In an interview with G4TV, Mass Effect 2 lead composer Jack Wall stated the following in regards to how much of the game's music would end up on the soundtrack release: "We didn't want to throw everything in as motifs repeat and the edits I did for each theme represent my take on the essence of those themes. There is actually a LOT more music in the game, but I'm not sure how interesting they are outside the game itself." Despite Wall's efforts, Mass Effect 2's two-hour soundtrack release suffered from an over abundance of repetitive action material and anonymous underscore that tended to bury the truly engaging portions of the compositions.
Eight months after the release of Mass Effect 2, Electronic Arts went ahead and released Mass Effect 2 Atmospheric Additional Videogame Score in September 2010. However, instead of including material from the game's DLC, or releasing the whole hour's worth of Mass Effect 2 material that didn't make it on the initial score album, EA only packed a slim twenty minutes of atmospheric underscore on the digital release. Considering this and Wall's above statement about how interesting or not the previously unreleased Mass Effect 2 music might be, one might suspect this new release to be a mere cash-in. Does the release do enough to dissolve this initial impression?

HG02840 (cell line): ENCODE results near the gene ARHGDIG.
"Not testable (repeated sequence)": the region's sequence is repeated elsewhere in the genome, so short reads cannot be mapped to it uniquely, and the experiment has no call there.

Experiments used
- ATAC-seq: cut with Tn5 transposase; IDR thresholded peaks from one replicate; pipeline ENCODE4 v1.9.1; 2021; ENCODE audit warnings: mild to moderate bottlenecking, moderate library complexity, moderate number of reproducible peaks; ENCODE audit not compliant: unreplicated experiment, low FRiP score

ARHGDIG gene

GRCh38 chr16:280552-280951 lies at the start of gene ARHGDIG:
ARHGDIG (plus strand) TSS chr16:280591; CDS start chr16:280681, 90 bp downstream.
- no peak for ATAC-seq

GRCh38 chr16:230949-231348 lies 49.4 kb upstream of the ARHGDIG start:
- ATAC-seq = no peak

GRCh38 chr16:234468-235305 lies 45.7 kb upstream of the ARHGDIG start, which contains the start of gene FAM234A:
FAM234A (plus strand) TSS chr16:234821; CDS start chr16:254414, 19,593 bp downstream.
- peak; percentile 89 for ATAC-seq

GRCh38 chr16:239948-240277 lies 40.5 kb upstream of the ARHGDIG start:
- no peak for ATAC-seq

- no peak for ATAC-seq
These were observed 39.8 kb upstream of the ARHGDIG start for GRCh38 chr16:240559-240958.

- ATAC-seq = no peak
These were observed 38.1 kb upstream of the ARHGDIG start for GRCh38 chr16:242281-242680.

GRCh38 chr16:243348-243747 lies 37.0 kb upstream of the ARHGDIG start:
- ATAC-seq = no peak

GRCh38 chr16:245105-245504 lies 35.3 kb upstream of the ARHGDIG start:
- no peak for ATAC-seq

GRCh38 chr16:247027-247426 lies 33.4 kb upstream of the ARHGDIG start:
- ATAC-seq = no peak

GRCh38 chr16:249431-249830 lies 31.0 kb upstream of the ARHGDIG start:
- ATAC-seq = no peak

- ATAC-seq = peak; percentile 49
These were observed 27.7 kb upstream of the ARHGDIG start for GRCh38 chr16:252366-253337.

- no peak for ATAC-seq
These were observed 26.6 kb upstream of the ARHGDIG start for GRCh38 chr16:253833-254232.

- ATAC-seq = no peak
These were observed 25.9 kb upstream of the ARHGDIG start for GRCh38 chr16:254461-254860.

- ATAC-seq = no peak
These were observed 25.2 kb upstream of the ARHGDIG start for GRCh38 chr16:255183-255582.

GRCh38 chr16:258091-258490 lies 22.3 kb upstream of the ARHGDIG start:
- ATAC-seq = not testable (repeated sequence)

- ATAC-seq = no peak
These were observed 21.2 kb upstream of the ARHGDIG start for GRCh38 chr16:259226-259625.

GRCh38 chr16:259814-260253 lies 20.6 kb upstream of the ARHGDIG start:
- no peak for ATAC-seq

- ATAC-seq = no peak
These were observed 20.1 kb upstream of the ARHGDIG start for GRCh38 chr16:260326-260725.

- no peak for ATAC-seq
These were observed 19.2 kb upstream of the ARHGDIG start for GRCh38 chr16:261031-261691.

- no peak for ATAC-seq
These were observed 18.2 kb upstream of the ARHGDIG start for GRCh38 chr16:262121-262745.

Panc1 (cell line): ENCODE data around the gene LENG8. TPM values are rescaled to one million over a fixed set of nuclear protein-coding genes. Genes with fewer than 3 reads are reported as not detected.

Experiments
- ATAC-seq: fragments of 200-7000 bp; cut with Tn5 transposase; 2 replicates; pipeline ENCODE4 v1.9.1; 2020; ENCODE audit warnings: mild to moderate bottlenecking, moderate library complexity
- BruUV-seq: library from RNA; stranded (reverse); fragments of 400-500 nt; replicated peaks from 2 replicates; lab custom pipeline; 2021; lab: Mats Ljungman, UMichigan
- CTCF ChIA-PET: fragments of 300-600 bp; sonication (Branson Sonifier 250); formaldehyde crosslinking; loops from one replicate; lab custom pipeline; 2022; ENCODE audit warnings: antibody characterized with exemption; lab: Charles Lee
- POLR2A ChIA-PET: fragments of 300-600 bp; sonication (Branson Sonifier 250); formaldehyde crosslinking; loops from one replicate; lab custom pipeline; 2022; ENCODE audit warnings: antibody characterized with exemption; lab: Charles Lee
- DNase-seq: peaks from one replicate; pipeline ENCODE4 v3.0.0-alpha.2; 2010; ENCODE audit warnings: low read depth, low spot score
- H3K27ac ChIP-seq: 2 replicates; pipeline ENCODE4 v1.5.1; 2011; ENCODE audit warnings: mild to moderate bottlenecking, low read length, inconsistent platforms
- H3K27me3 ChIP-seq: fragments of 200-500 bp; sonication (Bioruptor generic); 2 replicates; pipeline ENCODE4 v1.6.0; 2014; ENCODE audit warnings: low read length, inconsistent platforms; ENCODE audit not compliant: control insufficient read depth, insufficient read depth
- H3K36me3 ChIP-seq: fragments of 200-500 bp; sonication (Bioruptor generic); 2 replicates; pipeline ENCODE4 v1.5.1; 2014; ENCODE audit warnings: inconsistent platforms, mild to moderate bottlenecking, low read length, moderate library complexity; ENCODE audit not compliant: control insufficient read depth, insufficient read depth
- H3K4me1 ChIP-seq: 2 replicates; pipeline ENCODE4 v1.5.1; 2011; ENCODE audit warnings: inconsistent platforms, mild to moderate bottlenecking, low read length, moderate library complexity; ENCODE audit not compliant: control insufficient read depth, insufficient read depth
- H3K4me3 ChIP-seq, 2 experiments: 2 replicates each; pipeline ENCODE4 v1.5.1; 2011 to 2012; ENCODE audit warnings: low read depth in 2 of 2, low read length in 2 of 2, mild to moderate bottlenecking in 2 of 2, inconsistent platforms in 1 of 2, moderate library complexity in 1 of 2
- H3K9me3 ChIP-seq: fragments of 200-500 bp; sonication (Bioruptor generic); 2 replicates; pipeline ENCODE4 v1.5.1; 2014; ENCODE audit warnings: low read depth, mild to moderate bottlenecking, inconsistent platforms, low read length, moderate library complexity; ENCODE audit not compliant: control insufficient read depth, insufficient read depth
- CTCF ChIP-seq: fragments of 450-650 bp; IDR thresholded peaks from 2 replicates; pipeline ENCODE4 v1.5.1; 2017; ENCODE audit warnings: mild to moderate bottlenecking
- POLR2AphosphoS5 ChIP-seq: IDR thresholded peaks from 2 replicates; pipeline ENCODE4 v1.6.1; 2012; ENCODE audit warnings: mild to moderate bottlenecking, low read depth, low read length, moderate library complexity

How necessary is the Mass Effect 2 Atmospheric Additional Videogame Score? Well, to put it bluntly: the last adjective that comes to mind when listening to this soundtrack is 'essential'. Not surprisingly, most of the time the score eschews Mass Effect 2's propulsive action elements and instead focuses on layers of synth washes, which are occasionally complemented by orchestral elements. As on Mass Effect 2, both electronic and orchestral sounds are brought together in a very wet, sometimes almost muddy mix. Another hallmark of Mass Effect 2's score makes its return: the solo cello, although it doesn't get to perform any of the thematic material that it presented on the original album. However, more disappointing than this missed opportunity to create thematic coherency is the fact that the solo cello hardly get to add anything to the compositions that include it. "Facial Reconstruction" resurrects elements already prominent on the Mass Effect 2 soundtrack: Philip Glass-like string ostinati, swelling brass chords and simple synth motifs that are repeated ad nauseatum. And when the solo cello is added, it's in no way integrated into the cue's structure, but simply plays single, sustained notes in its lowest register. During its brief appearance on "Charges Of Treason", the cello's contributions blur into the overall soundscape, due to the aforementioned wet acoustics. The effect is that the instrument becomes a mere textural addition. At least, the relatively harmonious and soothing synths of "Charge of Treason", laid over a pulsating electronic beat, make the composition pleasing easy listening music.